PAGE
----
Joan Frawley Desmond, is the Register’s senior editor. She is an award-winning journalist widely published in Catholic, ecumenical and secular media. A graduate of the Pontifical John Paul II Institute for Studies of Marriage and Family, she lives with her family in California..
Fides reported on an eyewitness account of three Christians killed following the incursion of jihadist fighters in the ancient Syrian Christian village of Maalula where Aramaic is sitll spoken.
The survivor of the attack on a Christian home offered a horrific picture of the unfolding events in the village.
According to what the woman told Fides, the armed groups enter many homes of civilians on September 7, destroying and terrorizing people, damaging all the sacred images. In one house there were three Greek Catholic men Mikhael Taalab, his cousin Antoun Taalab, Sarkis el Zakhm, Mikhael’s grandson, and the woman A. , their relative, who says what happened. The Islamists warned everyone present to convert to Islam. Sarkis answered clearly: "I am a Christian and if you want to kill me because I am a Christian, do it". The young man together with the other two were killed cold bloodedly. The woman was injured and was saved by a miracle, later taken to hospital in Damascus. "What Sarkis did is true martyrdom, a death in odium fidei", said Sister Carmel to Fides, among the Christians of Damascus who assist the displaced in Maalula. Those present at the funeral were very moved. Today 's displaced in Maalula, mostly in Damascus, emphasizes the nun, " ask to be able to return to their homes, in peace and security".
The New York Times reported earlier this week on the jihadist incursion into the village here.
UPDATE 9/14: The UK's Telegraph offers a harrowing portrait of the state of Maalula in the wake of the incursion.
On Sunday thousands of Christians should have filled its streets for the festival of the Holy Cross. But instead the streets of Maaloula are filled with soldiers and tanks, spent bullet casings and the noise of Syria's latest front-line fight.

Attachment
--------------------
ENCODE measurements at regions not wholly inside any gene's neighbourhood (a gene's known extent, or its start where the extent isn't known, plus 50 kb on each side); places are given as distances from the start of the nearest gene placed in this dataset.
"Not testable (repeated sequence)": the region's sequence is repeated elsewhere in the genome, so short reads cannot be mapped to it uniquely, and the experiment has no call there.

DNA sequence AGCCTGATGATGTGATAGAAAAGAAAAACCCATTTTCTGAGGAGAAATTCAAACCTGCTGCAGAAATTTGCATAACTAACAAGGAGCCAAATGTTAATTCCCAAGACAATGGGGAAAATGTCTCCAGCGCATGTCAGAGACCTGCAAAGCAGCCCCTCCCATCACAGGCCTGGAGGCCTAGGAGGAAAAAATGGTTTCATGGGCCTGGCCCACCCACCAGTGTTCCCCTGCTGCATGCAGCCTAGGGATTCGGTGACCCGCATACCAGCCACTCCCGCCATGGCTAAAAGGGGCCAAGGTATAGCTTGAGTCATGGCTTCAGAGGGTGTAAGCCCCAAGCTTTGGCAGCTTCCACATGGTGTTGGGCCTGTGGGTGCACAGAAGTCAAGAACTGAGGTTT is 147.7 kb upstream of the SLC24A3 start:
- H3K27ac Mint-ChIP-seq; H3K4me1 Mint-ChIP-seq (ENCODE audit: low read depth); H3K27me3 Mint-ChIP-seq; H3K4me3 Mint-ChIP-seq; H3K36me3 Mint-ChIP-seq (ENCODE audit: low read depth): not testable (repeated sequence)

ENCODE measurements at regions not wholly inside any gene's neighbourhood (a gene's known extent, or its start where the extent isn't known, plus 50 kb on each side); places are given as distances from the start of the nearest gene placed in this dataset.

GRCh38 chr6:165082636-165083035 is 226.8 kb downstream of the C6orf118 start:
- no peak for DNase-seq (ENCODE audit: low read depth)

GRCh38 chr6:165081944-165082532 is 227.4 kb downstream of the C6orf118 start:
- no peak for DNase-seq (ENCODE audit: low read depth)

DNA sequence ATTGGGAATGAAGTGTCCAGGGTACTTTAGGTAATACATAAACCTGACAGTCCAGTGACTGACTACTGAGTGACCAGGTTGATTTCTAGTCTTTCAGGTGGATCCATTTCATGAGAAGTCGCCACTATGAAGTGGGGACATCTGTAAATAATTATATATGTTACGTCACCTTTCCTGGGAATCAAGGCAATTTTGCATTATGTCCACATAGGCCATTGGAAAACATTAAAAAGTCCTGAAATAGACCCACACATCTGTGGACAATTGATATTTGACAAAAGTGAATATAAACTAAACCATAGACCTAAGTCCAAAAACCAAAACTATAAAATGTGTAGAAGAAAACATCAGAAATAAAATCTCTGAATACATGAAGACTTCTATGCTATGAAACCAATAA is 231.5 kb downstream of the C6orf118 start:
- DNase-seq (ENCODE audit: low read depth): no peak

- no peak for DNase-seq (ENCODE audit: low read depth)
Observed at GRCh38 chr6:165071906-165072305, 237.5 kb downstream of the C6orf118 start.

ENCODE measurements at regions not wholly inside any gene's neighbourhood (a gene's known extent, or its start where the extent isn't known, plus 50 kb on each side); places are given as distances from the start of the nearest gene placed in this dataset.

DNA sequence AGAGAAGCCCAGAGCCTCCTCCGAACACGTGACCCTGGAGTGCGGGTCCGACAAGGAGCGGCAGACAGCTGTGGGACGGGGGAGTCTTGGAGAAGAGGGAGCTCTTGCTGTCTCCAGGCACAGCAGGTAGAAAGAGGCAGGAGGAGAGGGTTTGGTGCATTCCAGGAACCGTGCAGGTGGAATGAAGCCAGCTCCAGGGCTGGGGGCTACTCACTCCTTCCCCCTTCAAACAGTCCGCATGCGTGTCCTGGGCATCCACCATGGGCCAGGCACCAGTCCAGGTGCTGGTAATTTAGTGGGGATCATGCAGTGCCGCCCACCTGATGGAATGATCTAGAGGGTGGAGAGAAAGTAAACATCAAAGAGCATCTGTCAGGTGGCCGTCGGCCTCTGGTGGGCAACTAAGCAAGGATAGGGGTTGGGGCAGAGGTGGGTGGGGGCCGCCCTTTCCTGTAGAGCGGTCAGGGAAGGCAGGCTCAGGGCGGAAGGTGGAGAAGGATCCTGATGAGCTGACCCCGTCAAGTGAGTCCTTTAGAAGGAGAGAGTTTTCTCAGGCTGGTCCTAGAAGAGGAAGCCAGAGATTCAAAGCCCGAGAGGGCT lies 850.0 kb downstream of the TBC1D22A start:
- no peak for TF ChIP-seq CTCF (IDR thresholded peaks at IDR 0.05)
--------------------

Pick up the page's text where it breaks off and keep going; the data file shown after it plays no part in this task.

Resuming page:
Maaloula is a special place. It has been a safe haven for Christians for 2,000 years - until now. It was a place of refuge so secure in its rugged mountain isolation that a dialect of the language of Christ, Aramaic, is still spoken here. But not today.
Its Christian community of 2,000 has fled. In the tight alleyways and streets that wind up the Maaloula's mountainside their language has been replaced by the Arabic of two bitter enemies: rebels from three Islamist groups and the soldiers of President Bashar al-Assad.
Another story, which recalls the plight of Jews in Syria -- most already in exile -- was posted on National Reivew. Lela Gilbert, author of Saturday People, Sunday People: Israel through the Eyes of a Christian Sojourner, reminds readers of
the expulsion of 850,000 Jews who fled or were forced to leave Muslim countries in the mid 20th century. I juxtapose this underreported tragedy with the present persecution of Christians in those same lands.
Gilbert draws attention to the the events in Maalula:
Even as America and Russia continue their danse macabre around WMD accusations, Syria’s ancient Christian village of Maalula has been attacked by rebel forces — some of them affiliated with al-Qaeda. On September 11, a source inside the country reported to Nina Shea at the Hudson Institute’s Center for Religious Freedom:
More than 30 Christians are missing, 6 have been killed, we have the names of 3 of them. The Mor Serkis monastery has been bombed, but we don’t know about the damage. Most of the residents fled to Damascus, those who have not been able to get out of their houses because of ongoing fights between opposition groups and Syrian military, remained in Maalula. The Jabhat al Nusra, Free Syrian Army and the Syrian army occupied Maalula.